- Ross Tucker, NFL
- 0 Shares
"To be honest with you bro, I'm tired of talking about the Playoffs. Frustrating!"
That was the text message I received from former teammate and current San Diego Chargers linebacker Takeo Spikes when I texted him to ask about his unique NFL journey. Knowing how his professional career has unfolded, I could hardly blame him. In fact, his text message said it all.
Spikes has been a standout performer for five different organizations since 1998. Yet this season, like the other 13 before it, is going to end Sunday, in the final week of the regular season. His Chargers were eliminated from playoff contention in a loss to the Detroit Lions on Saturday.
Spikes has never made the playoffs. Never.
The odds of that are pretty small in today's NFL, considering how long Spikes has been playing and for how many different organizations. He is also one of the best players, and definitely one of the best leaders, that I ever came across during my five-team, seven-year NFL stint.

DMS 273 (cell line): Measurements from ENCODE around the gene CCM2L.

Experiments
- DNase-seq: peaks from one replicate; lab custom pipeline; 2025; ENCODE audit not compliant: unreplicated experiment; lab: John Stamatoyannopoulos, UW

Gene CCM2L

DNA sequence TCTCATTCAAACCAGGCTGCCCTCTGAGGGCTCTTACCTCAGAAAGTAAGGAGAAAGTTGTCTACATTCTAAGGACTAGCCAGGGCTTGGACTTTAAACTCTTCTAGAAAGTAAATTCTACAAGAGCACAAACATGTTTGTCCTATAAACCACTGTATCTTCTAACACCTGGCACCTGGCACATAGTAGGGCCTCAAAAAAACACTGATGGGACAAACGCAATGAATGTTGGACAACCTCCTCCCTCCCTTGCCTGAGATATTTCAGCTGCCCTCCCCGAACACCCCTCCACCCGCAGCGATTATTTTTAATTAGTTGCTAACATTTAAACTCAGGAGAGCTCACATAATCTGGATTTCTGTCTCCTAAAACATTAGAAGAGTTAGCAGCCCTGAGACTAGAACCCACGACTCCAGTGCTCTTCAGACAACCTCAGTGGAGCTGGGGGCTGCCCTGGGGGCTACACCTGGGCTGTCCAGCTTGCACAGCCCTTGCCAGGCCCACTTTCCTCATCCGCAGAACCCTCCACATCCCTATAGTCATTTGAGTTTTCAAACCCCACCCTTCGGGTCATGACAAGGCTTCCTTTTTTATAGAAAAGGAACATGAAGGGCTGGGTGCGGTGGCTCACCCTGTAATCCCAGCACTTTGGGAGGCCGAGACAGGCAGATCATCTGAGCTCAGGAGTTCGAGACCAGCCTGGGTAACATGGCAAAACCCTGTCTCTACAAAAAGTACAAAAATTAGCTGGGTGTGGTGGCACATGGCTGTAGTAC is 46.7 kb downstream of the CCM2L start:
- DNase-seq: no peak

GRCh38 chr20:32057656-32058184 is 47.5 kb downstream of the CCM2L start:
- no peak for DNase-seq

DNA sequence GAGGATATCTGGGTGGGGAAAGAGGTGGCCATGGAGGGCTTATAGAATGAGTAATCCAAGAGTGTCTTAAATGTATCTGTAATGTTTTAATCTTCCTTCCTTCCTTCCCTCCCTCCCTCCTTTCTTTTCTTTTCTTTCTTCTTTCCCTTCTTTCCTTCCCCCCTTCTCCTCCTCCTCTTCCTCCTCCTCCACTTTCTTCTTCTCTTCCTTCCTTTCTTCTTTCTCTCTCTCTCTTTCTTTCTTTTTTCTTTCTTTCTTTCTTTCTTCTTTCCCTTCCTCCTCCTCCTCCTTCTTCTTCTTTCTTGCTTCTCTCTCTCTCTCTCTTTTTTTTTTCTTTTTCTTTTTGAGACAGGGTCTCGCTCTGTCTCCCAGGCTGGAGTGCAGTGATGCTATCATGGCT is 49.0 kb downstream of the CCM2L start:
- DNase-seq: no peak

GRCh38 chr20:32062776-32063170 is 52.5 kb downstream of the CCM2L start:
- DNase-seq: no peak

It's not just that he hasn't made the playoffs. It's also how close he's come and how many times he has just been in the wrong place at the wrong time. And even the right place at the wrong time. He played one year for the Eagles, a team that goes to the playoffs pretty much every year. Except, of course, the 2007 season, when Spikes was in Philadelphia. They made it the year before he arrived and the year after he left.
He was both a Pro Bowler and an All-Pro in 2004 with the Buffalo Bills when we were teammates and lost a Week 17 game to the Pittsburgh Steelers that would have punched our playoff ticket. He spent the past three seasons with the San Francisco 49ers before leaving this offseason in free agency. Those same 49ers are 12-3 and not only have won the NFC West but are closing in on a first-round bye. Spikes just missed it by a year. Again.